Crop Storage Survey
In 2011 we conducted a Combinable Crop Storage Survey in partnership with SAOS. The main aim of the survey was to establish current practices and costs involved in drying, storing and marketing cereals and oilseed. The results proved both interesting and potentially far reaching.
The results highlighted some interesting findings that show the industry still has a long way to go to provide the necessary infrastructure to o er the consumer the consistency of product now being demanded. Growers also must have the correct infrastructure to be able to move and dry product to the required levels efficiently as well as improve their overall marketing ability.
- To identify current marketing practices amongst Scottish growers
- To determine the status and conditions of on-farm infrastructure for combinable crops in the study area
- To determine future storage needs and investment intentions
The study showed that the infrastructure on farms to dry and store grain was aging and in need of upgrading:
- Nearly two-thirds were over 15 years old
- A third were over 30 years
- The majority of grain drying, handling and storage systems were designed 20 years ago
Investment has been made into harvest capacity (combines) over recent years to reduce harvest risk but there has been little investment in crop drying, handling and storage systems.
The following table shows where the various crops produced in the survey are stored.
- Only 44% of total production is stored on-farm in long term stores
- 36% of production is stored in temporary stores (less than month)
- Some 30% of respondents stated their farming operations were constrained at harvest time due to the capacity and quality of their storage facilities
|Crop||Total Production||On-farm < 1 Month||On-farm > 1 Month||Central||Private|
The major deficiency identified was in the area of crop drying;
- On average dryers could only cope with 60% of combine capacity
- Many growers were incurring additional costs through the double handling of grain
- The extensive use (83%) of mobile and tray dryers were a concern as these are recognised as inefficient drying systems leading to higher costs.
A significant number of growers (23%) also had experienced rejections or penalties with their crops in the last three seasons. This is a significant cost to the industry and is never recouped by the grower.
|Reasons for Rejections||%|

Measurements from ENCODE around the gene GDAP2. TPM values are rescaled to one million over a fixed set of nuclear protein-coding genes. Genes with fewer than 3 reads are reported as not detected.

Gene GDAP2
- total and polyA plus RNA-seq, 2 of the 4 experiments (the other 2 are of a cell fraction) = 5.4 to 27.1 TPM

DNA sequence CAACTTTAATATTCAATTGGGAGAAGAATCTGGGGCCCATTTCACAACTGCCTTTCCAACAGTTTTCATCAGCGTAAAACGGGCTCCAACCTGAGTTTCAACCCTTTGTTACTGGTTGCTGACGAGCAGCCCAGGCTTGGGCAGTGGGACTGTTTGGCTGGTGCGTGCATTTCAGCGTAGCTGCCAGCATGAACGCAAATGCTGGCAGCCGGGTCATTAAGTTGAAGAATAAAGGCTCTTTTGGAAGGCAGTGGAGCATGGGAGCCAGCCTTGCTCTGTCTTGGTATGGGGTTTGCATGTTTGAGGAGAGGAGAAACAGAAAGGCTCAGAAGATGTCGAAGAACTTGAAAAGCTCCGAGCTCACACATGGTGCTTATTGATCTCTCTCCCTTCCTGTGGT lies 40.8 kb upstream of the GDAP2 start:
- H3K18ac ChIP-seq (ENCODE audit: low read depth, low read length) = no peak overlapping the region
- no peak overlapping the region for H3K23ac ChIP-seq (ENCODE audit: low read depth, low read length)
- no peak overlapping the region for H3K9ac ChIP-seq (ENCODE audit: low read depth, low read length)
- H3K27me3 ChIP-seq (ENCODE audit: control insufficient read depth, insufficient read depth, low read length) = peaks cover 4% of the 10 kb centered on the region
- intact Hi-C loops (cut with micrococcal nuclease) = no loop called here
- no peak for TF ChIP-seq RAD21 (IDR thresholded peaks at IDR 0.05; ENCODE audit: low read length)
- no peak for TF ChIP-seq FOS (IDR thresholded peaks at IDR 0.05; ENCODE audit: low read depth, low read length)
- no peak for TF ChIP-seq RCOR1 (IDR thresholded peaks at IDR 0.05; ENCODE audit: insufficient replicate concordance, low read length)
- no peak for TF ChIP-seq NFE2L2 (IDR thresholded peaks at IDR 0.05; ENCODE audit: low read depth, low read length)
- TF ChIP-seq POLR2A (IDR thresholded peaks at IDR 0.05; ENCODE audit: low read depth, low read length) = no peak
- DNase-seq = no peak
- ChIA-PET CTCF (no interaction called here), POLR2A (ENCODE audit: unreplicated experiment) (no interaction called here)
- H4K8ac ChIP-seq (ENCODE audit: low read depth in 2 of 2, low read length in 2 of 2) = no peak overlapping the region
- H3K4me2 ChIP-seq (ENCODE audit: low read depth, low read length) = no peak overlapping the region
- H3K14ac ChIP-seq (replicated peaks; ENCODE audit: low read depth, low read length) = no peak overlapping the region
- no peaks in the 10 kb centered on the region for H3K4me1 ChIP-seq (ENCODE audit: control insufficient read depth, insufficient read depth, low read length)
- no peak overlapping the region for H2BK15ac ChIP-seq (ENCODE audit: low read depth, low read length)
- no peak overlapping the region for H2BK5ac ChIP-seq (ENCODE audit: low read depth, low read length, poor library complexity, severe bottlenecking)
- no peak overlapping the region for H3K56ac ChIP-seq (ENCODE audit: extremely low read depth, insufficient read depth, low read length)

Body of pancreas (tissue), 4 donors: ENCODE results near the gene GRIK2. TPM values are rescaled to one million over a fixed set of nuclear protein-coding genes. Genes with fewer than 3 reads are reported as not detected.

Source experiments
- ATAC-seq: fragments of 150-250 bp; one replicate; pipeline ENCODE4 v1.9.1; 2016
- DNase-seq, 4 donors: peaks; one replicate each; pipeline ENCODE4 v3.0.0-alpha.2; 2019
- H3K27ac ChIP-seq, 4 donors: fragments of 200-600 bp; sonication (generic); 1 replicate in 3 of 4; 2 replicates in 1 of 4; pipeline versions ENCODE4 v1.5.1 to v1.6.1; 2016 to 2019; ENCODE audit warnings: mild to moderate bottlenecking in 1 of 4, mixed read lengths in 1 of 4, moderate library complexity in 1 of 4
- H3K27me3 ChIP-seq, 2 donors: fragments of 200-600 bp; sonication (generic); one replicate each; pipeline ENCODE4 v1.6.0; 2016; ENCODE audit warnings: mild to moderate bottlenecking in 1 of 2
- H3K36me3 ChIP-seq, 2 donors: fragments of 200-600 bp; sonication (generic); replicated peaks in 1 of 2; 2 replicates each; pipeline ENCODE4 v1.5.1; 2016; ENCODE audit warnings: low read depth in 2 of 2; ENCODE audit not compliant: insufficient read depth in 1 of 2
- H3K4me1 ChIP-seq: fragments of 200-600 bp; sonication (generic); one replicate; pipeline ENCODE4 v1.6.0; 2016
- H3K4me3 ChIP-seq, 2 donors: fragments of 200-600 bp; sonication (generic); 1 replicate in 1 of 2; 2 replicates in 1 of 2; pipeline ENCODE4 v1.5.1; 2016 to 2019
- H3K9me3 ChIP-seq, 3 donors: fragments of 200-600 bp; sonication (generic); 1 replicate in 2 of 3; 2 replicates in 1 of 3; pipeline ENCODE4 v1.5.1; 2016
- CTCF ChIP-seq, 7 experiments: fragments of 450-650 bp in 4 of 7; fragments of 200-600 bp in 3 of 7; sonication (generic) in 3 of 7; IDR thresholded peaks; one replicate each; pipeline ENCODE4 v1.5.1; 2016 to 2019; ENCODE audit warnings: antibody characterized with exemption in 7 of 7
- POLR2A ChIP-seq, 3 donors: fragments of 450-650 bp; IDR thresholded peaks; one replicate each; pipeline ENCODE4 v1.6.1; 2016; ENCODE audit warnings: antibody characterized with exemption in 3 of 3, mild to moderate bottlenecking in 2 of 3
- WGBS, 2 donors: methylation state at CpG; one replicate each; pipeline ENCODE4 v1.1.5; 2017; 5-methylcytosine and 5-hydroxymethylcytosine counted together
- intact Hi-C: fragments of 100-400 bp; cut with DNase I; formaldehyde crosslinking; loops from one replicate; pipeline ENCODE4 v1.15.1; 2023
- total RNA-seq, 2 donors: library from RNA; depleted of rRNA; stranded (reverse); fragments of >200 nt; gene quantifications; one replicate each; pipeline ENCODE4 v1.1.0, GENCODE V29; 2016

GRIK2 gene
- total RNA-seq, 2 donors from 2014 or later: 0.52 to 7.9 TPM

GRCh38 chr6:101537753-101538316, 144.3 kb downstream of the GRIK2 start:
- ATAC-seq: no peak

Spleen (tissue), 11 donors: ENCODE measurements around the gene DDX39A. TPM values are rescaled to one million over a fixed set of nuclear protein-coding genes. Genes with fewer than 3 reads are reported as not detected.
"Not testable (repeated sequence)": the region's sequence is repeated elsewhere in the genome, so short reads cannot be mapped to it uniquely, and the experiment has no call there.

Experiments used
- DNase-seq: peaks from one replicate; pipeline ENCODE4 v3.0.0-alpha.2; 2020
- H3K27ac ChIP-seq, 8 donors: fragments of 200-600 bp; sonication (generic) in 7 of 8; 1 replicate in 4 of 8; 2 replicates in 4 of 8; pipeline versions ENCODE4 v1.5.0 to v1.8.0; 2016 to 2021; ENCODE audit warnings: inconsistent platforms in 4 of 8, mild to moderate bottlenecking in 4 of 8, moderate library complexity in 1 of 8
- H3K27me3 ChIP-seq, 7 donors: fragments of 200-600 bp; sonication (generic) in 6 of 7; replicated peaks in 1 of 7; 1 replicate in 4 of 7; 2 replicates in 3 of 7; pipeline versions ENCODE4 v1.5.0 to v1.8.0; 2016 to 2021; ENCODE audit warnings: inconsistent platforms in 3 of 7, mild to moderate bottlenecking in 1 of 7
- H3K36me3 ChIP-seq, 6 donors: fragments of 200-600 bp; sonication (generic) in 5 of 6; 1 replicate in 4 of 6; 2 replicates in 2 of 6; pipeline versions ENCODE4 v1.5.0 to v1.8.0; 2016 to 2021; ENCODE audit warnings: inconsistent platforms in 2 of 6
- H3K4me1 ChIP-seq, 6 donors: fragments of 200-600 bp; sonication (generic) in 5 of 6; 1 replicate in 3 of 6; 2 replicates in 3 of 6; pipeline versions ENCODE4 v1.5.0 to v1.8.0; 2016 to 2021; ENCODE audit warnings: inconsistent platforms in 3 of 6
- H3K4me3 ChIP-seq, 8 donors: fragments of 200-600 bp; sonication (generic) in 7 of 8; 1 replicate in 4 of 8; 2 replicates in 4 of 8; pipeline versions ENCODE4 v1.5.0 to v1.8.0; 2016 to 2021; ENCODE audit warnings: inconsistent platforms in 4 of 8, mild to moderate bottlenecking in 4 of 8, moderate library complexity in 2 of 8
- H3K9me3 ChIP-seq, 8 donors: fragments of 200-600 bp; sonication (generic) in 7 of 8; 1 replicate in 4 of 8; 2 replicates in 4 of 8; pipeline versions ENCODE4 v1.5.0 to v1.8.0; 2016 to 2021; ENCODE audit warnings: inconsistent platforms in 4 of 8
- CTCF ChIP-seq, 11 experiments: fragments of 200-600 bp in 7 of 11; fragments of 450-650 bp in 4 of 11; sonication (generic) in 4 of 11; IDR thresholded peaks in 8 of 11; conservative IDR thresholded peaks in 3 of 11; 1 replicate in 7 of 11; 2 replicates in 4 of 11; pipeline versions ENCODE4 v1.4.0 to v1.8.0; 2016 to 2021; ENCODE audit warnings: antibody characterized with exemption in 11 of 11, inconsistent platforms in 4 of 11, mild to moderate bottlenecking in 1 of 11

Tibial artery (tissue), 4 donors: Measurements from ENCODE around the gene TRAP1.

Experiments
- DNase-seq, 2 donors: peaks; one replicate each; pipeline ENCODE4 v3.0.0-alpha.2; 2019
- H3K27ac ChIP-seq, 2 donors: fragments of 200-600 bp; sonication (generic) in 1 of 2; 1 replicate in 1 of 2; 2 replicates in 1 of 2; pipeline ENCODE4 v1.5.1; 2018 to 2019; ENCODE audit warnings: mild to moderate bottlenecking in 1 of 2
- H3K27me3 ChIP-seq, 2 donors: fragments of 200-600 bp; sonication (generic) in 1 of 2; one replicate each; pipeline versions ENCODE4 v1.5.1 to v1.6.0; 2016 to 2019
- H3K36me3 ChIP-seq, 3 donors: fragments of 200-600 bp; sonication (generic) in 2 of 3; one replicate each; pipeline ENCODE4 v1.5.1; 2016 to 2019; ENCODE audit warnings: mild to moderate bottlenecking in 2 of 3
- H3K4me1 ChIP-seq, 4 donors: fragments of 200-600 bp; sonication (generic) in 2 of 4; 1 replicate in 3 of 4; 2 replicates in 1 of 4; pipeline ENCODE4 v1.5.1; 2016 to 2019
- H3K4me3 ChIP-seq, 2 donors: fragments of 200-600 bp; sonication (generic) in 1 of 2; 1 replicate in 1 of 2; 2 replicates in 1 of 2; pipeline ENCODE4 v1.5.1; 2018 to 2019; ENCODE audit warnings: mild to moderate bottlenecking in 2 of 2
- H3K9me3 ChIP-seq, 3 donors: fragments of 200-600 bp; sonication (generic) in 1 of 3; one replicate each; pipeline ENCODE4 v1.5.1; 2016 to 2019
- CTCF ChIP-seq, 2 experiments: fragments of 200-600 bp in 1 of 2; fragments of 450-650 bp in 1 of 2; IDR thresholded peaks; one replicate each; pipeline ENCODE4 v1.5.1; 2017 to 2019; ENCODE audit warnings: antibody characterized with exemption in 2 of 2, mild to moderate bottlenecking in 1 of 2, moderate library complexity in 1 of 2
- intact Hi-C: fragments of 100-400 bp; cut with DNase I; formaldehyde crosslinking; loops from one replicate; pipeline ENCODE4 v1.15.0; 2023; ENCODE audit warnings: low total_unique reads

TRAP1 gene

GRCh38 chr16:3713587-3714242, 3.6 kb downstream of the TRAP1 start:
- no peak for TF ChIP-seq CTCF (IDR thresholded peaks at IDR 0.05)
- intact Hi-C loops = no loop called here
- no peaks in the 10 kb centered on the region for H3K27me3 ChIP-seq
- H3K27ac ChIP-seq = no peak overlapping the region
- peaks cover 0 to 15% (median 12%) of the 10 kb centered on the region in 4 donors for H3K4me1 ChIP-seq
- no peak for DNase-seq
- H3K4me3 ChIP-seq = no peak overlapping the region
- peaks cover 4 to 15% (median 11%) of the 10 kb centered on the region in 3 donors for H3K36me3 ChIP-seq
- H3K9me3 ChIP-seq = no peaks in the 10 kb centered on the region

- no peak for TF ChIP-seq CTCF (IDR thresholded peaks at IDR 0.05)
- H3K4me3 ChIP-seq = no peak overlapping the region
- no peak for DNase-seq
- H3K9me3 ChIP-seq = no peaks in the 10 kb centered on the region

INVESTMENT IN INFRASTRUCTURE
It would appear there is considerable investment planned for farm infrastructure. In total, 15% of the respondents stated they hoped to invest in new crop storage and handling facilities and 60% stated that they intend to repair existing storage. The high level of activity does confirm the need to upgrade existing farm infrastructure.
There is a wide range of marketing methods available to growers including contracts, pools, futures, central stores and spot markets. The survey revealed that spot marketing is still the most widely used marketing method even though it carries the most risk with little prospect of growers maximising the value of their crop.
ATTITUDE TOWARDS CENTRAL CO-OP STORAGE
The following table shows the ranking of factors that would influence growers to invest in central storage. The top four factors for both groups in order of priority was: ‘improved returns’, ‘cost saving’, ‘wider market access’ and ‘reduced marketing risk’.
|Improved Returns||75%||Food Safety Compliance||56%|
|Cost Savings||72%||Improved Cashflow & Insurance||53%|
|Wider Market Access||64%||Financial Security||52%|
|Reduced Market Risk||58%||Ease of Management||52%|
|Reduced Storage Risk||58%||Access to Drying & Storage||48%|
There is a major gap between existing infrastructure and that required to produce the consistency of product demanded by the consumer. Whilst over half of respondents planned on making capital investment in storage and processing facilities, a thorough review of all of the options available should be undertaken before doing so. A “stand alone” farm solution may not address all of the needs of future cereal supply chains and be able to capture the true value for producers. Many growers are unaware of the true cost of on-farm drying and storage. That together with increasing numbers of rejections as demands of the food industry increase adds even more cost for the producer.
In order to be able to secure maximum profitability in the future for growers, a greater strategic integrated partnership is required. Volatility in the market and challenging weather conditions will continue to add stress to these issues and now is the time for growers to address them. There is a real need to increase the understanding and awareness in the industry of the full range of alternative options for drying, storing and marketing combinable crops.